Start My Family Tree Welcome to Geni, home of the world's largest family tree.
Join Geni to explore your genealogy and family history in the World's Largest Family Tree.
view all

Profiles

  • Machteld, countess of Holland (c.1197 - 1267)
    Machteld van Brabant Uit Wikipedia, de vrije encyclopedie Machteld in Wikipedia NL Machteld van Brabant (±1200 - 1267), de dochter van hertog Hendrik I van Brabant, was getrouwd met graaf Floris ...
  • Teutonic Knight, Arnold von Elverfeldt (1283 - 1328)
    1) Geschichte des Geschlechtes der Freiherren von Elverfeldt- Tome: 1 - By Aander-Heyden, Eduard 2) Geschichte des Geschlechtes der Freiherren von Elverfeldt- Tome: 2 - By Aander-Heyden, Eduard 3) ...
  • Medieval Europe Project, Locating Profile (deceased)
    Medieval Europe Project Locating Profile Please do not add family to this profile
  • Heinrich Huth (c.1235 - d.)
  • Herman Huth (c.1288 - 1353)

The scope of this project is Europe during the Middle Ages; a period that began with the fall of the Western Roman Empire in 476 and ended during the European Renaissance in the 14th century.

List of medieval Europe projects

Nordic, Baltic and Russia

Medieval Europe naming conventions

Title

Leave this blank, except for Sir, Rev, Syr ... , and place titles in the Suffix field (see below).

First Name

Given name (birth or baptism) in their respective language, followed by their ordinal, if applicable. Try to get the name as close to the original name as possible, taking into account the original language/ dialect and time period. (Cut & paste from Wikipedia etc can provide the appropriate diacritical marks if they aren't a function on your keyboard.)

Example: Arnaut I.

Middle Name

Middle names are rare in the medieval period; if the person had two names, they usually used both in combination.

Example: Pèire Bernat.

The more common use of this field for medieval profiles is for sobriquets, or nicknames, enclosed in single quotes (' '), double quotes (" ") or guillemets (« »), depending on the language.

Example: the Great.

In the case that both a patronymic and a surname exists, place the patronymic in the Middle Name field, and the surname in the Birth Surname field.

Birth Surname (Nubile Surname)

Obviously, people did not have surnames in this period (at least as we commonly use them today). If they did have a surname, it was usually either toponymic or patronymic. This was case for both men and women as wives did not take the name of her husband. Occasionally this name became the name of a royal house which was passed down to their descendants. Please use proper case for this and all other fields.

Attention all the Anglo-Saxons ignore that this field in some other languages is literally indicated "Nubile Surname" (Maiden Surname). The GENI system is perfectly structured to diversify the surnames between males and females for different uses and customs: We just need to fill in the correct field, and not both ... any century is.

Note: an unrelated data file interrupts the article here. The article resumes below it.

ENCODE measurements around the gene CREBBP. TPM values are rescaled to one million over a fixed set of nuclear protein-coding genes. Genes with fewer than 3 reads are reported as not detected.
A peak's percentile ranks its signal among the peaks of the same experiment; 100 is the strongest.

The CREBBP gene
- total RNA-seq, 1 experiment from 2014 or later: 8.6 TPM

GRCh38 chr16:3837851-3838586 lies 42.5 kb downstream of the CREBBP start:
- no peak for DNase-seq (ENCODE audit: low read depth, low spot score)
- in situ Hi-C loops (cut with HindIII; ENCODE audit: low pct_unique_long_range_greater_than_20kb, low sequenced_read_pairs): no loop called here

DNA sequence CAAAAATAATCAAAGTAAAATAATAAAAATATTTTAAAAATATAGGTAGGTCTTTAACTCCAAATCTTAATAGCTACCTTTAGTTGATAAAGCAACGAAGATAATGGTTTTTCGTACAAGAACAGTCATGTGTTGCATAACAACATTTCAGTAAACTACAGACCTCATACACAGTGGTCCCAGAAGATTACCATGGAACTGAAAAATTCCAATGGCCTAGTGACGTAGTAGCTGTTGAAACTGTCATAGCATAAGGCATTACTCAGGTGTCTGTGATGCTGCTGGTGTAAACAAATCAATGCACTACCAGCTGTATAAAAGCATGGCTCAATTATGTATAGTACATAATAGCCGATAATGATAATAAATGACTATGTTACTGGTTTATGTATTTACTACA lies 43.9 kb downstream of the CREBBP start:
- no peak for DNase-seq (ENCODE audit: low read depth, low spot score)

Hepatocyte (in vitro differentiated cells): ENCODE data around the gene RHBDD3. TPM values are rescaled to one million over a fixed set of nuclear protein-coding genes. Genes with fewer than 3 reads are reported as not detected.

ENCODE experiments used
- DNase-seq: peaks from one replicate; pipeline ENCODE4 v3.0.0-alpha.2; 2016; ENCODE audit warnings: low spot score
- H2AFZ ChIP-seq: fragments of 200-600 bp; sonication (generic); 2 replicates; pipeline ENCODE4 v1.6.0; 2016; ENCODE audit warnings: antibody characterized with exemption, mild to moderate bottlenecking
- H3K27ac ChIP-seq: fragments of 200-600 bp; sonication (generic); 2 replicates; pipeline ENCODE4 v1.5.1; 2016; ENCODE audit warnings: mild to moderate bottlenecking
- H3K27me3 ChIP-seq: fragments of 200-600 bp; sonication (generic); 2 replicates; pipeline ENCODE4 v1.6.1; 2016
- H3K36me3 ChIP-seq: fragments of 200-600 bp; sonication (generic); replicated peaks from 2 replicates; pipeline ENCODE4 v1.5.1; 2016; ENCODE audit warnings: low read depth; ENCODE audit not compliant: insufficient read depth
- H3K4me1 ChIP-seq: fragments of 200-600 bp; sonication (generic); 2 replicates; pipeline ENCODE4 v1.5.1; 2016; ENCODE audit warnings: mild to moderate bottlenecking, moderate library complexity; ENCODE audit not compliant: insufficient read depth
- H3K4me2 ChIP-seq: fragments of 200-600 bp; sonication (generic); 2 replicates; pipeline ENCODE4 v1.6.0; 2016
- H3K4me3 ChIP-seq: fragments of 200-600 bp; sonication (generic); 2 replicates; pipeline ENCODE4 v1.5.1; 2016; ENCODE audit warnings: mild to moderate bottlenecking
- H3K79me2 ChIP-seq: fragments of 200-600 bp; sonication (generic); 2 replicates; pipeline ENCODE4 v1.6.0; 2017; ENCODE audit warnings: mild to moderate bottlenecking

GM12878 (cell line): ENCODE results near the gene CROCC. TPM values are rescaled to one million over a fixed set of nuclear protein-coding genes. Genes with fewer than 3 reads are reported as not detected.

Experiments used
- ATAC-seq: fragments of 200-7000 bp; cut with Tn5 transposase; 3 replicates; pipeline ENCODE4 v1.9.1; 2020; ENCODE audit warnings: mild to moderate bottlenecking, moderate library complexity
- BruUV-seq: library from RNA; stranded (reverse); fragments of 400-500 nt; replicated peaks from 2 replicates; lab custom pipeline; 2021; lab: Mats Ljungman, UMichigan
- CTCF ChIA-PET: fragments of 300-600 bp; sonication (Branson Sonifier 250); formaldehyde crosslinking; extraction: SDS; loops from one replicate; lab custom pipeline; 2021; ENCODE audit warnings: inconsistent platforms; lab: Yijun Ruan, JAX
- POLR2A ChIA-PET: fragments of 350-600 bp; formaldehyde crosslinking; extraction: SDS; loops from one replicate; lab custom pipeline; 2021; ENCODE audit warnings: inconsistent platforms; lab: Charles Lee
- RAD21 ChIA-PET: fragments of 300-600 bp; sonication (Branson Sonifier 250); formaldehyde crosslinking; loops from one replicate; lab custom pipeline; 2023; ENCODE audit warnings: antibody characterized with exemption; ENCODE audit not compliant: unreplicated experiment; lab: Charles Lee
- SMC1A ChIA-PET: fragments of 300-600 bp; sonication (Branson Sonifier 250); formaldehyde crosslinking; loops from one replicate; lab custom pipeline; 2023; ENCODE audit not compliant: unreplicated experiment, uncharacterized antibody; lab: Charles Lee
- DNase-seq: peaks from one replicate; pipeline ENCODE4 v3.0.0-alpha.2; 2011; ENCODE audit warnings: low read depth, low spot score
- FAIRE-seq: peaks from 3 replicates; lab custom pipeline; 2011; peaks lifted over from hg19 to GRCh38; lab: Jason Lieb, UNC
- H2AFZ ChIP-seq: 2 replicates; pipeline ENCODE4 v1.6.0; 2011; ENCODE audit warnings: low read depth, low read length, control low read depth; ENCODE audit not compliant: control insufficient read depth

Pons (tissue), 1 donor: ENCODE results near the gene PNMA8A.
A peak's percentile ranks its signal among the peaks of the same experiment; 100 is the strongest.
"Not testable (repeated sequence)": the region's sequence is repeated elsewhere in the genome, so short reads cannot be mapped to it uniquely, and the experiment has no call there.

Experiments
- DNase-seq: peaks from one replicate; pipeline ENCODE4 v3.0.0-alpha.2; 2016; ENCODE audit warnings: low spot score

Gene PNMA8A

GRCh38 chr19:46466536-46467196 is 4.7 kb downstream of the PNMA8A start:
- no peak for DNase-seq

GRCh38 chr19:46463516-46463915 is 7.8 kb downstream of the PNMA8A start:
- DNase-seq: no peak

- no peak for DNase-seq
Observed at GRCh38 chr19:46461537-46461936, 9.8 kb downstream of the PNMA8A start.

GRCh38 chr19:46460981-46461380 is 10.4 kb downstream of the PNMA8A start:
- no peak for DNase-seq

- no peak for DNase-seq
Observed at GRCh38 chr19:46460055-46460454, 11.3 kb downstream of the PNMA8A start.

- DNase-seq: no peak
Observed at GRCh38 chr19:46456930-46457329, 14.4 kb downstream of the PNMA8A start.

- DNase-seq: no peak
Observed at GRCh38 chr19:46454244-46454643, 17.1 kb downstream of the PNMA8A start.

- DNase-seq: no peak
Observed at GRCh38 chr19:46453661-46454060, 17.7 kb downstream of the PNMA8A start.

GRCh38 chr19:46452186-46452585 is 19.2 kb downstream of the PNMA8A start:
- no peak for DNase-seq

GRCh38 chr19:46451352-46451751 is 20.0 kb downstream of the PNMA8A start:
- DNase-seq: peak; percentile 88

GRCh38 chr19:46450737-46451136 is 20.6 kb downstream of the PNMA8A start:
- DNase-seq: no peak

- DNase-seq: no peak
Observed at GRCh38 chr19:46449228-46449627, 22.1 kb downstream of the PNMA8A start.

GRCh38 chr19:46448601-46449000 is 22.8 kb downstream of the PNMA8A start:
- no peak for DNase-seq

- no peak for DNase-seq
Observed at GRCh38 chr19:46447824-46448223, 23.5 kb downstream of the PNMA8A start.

• Toponymic Toponymic names, or noms de terre, are place-based names that generally reflected a noble family's lands or estates over which they had sovereignty or a person’s place of birth.

Example: de Clermont

  • Patronymic Patronymic names are based on the personal name of one's father.

Example: Haraldsen.

In the case that both patronymic and toponymic names exist, place the patronymic name first, followed by the toponymic.

Example: Remíriz d'Aragón or FitzGilbert de Clare.

In the case that both a patronymic and a surname exists, place the patronymic in the Middle Name field, and the surname in the Birth Surname field.

Last Name

/!\ In most cases, this field should be the same as the Birth Surname field, since, as mentioned above, women did not take the name of their husband in this period. Alternatively, it may be used to provide an alternate to or significant variation of the surname for both men and women if one feels it warranted. /!\

Simply for males. (little irony of fate: Although medieval women did not take the surname, very often they took the noble title, which in many cases also matches the toponym of the husband, so however in very many cases it's not even wrong to compile it as the modern era) 

Suffix

The suffix field should be used for titles. In many cases, a person will have multiple titles. For simplicity and legibility, use the titles of most importance and place other titles in the Occupation field. If a woman holds a title in suo jure, or by her own right of inheritance, please include this title in the suffix field.

The suffix is all that helps to identify the character, almost always the most important title matches the need, other times the character goes to the story for actions done before the "promotion" then put the major title(simple short) on the title field, and fill in the suffix the title by which all historians remember / name it. Some other times you can simply put the nick name on it.

Example: comte d'Urgell or Heiress of Belvoir.

Display Name

This field should be used as a more concise reiteration of the modern name usage. When a name is in a dialectal or archaic form, this field may also be used to provide an alternative in the language to which your Naming Fields are set. The language-specific Wikipedia name can be used as a guide.

With the advent of the multilanguage system, the display name is simply perfect just to simplify and shorten the name that will appear in the tree, when filling in all the right fields it becomes too long. 

Example: Charlemagne.

Also Known As

All name variants and additional nicknames should be placed in the Also Known As field. Please note that this field is searched and displayed in Geni search results.

Also see

External links